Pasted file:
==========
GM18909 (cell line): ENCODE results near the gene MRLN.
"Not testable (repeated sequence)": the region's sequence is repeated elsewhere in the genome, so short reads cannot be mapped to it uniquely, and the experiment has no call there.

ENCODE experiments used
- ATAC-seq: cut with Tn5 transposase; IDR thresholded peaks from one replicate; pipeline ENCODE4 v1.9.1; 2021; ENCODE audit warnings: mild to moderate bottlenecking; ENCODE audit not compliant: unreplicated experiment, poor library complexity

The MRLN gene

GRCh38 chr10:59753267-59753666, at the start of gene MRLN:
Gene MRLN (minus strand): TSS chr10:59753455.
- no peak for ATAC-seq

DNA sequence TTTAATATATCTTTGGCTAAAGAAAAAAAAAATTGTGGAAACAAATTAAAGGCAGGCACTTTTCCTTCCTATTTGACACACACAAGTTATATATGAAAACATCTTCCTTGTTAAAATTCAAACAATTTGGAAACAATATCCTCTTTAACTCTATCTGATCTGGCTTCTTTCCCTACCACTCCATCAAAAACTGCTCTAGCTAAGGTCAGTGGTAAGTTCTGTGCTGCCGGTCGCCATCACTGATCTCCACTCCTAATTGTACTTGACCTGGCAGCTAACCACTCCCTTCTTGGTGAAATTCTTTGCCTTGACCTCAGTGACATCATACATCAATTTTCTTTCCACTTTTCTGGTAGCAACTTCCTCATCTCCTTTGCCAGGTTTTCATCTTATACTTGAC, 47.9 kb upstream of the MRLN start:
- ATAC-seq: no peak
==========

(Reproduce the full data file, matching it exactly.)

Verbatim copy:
GM18909 (cell line): ENCODE results near the gene MRLN.
"Not testable (repeated sequence)": the region's sequence is repeated elsewhere in the genome, so short reads cannot be mapped to it uniquely, and the experiment has no call there.

ENCODE experiments used
- ATAC-seq: cut with Tn5 transposase; IDR thresholded peaks from one replicate; pipeline ENCODE4 v1.9.1; 2021; ENCODE audit warnings: mild to moderate bottlenecking; ENCODE audit not compliant: unreplicated experiment, poor library complexity

The MRLN gene

GRCh38 chr10:59753267-59753666, at the start of gene MRLN:
Gene MRLN (minus strand): TSS chr10:59753455.
- no peak for ATAC-seq

DNA sequence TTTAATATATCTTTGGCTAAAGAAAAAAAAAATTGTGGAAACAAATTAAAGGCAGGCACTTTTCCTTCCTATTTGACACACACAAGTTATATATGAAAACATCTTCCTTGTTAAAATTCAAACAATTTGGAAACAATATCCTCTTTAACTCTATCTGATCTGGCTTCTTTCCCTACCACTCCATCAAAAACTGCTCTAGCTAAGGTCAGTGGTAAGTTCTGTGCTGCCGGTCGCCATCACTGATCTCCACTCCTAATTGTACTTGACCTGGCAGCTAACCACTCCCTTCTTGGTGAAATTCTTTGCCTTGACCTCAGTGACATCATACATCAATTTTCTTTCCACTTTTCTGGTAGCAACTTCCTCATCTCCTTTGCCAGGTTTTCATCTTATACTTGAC, 47.9 kb upstream of the MRLN start:
- ATAC-seq: no peak